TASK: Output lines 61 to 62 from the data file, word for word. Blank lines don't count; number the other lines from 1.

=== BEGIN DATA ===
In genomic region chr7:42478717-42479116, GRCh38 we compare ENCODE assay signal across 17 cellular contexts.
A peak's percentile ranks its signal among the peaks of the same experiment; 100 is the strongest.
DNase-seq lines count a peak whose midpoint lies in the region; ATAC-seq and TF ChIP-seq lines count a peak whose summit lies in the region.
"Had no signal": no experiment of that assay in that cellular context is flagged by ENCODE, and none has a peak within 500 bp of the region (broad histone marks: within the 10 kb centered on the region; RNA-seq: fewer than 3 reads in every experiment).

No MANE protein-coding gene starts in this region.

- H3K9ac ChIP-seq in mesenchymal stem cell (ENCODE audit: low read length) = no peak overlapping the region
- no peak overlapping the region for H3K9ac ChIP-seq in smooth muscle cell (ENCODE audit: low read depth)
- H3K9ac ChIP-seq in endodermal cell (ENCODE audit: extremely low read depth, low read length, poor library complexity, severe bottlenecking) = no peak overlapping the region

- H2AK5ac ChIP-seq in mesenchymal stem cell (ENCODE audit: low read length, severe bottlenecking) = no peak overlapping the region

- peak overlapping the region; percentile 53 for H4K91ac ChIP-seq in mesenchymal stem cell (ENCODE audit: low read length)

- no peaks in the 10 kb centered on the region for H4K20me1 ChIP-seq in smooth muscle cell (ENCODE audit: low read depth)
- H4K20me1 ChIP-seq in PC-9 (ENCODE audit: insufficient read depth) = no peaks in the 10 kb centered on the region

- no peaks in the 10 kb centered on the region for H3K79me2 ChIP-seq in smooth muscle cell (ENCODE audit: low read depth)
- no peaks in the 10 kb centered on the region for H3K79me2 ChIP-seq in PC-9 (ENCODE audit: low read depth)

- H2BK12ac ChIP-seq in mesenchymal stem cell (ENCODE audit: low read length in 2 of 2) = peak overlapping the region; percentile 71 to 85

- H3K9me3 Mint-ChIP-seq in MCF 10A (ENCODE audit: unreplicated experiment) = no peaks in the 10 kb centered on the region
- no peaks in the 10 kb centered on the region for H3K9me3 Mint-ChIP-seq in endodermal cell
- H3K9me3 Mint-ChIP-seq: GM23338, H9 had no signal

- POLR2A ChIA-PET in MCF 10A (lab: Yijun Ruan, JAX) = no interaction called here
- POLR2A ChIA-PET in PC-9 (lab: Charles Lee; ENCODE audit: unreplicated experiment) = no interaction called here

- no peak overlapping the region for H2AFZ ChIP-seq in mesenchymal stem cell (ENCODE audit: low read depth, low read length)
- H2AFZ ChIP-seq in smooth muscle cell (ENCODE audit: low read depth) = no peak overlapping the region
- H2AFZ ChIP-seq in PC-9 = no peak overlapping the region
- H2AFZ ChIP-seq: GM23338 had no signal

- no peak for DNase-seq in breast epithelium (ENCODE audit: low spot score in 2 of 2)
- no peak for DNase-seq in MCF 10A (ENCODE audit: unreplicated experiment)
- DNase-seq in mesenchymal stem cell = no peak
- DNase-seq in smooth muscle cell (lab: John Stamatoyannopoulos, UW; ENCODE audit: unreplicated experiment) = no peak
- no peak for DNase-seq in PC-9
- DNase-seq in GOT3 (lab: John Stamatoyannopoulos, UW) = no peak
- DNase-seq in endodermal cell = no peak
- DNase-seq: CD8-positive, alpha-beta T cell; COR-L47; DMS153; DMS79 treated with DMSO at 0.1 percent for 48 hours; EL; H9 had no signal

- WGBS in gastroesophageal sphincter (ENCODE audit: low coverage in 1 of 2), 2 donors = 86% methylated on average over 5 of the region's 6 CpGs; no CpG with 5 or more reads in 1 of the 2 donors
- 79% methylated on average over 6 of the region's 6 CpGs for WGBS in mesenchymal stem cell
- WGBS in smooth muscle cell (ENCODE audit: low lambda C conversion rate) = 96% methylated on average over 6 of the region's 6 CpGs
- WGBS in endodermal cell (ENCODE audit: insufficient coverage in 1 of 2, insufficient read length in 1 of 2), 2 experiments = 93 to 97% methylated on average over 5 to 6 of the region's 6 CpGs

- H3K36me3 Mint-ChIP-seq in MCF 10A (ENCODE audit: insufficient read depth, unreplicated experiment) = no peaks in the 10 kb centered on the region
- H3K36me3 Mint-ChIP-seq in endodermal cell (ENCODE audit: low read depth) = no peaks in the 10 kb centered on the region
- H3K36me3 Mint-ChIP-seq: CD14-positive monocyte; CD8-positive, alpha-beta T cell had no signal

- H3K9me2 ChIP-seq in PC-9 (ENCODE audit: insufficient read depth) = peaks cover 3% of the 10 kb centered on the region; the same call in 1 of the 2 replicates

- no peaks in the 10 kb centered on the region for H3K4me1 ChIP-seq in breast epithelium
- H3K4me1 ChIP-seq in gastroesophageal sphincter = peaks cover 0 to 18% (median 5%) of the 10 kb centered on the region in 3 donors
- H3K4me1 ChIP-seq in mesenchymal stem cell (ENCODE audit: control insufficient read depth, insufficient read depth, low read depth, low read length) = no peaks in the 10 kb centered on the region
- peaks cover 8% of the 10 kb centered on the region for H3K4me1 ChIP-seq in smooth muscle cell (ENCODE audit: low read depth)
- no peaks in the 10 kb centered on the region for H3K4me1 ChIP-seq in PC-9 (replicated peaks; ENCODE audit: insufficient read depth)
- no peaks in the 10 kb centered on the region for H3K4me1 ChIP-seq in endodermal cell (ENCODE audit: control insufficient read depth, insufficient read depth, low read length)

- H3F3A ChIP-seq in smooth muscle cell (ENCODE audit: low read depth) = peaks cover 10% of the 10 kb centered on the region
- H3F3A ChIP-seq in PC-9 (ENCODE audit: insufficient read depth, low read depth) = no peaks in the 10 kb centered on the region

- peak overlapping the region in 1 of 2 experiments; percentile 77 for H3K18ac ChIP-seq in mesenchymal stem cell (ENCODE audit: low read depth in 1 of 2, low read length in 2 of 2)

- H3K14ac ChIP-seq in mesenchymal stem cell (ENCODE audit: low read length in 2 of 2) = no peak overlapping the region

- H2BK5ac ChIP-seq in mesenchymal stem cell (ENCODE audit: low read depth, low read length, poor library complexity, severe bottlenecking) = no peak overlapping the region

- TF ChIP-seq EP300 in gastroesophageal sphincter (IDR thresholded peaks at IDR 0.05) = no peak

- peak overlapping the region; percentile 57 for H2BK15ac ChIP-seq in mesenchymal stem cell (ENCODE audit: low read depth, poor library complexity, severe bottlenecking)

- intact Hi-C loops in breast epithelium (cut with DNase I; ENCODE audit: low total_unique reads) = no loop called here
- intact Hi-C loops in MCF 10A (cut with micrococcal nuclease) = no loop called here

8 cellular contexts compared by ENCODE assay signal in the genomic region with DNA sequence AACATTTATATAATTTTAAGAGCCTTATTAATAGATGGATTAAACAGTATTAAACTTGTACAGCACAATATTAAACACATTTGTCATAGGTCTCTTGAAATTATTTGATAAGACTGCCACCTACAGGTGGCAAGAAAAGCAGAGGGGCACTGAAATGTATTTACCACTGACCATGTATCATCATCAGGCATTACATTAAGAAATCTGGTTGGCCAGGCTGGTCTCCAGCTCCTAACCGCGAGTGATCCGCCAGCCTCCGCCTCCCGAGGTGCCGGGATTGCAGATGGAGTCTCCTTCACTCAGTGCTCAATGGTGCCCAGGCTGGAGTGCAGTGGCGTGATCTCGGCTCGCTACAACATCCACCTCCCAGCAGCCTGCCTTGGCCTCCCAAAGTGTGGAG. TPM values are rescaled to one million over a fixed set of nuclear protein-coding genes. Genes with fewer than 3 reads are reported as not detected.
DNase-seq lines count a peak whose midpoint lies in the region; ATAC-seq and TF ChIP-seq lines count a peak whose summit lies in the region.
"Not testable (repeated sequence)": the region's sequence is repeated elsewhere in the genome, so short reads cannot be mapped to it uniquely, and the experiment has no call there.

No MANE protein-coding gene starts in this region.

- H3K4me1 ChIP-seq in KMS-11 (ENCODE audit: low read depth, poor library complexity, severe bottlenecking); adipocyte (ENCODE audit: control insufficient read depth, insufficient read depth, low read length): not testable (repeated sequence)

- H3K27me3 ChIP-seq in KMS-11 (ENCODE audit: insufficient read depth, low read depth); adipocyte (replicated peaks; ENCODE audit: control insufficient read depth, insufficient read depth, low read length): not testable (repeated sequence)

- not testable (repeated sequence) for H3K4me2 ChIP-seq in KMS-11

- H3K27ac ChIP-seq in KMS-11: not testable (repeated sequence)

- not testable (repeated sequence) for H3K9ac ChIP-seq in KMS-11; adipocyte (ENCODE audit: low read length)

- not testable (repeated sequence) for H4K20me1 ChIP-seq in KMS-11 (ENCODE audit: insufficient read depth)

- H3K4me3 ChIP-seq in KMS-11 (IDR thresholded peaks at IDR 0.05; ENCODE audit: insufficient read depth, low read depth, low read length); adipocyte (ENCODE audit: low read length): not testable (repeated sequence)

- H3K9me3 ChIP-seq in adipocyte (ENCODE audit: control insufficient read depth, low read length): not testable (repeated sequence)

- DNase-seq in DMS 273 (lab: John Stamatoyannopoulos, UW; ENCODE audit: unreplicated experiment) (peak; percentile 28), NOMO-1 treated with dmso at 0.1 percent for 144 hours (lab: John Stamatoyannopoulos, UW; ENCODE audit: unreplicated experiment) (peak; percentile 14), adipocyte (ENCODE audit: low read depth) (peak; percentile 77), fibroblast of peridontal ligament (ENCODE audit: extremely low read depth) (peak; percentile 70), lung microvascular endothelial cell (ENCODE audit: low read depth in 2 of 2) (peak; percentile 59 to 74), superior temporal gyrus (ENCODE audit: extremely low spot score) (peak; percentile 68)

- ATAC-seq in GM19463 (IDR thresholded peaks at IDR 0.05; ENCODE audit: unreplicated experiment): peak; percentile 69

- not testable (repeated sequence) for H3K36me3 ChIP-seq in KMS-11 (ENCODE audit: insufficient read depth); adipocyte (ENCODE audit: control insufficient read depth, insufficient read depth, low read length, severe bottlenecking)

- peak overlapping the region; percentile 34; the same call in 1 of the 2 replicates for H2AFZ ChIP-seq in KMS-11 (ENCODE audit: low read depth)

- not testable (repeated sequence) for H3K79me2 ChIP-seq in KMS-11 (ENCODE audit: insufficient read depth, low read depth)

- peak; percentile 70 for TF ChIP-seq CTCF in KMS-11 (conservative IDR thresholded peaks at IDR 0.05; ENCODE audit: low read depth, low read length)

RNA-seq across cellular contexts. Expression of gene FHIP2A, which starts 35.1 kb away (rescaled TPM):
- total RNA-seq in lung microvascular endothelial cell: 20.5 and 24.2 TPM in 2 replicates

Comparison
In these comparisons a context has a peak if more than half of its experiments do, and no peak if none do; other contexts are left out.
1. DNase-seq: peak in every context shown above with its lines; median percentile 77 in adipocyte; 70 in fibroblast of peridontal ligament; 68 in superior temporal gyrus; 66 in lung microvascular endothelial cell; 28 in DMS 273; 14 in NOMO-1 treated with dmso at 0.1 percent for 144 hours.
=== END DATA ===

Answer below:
- H3K27me3 ChIP-seq in KMS-11 (ENCODE audit: insufficient read depth, low read depth); adipocyte (replicated peaks; ENCODE audit: control insufficient read depth, insufficient read depth, low read length): not testable (repeated sequence)

- not testable (repeated sequence) for H3K4me2 ChIP-seq in KMS-11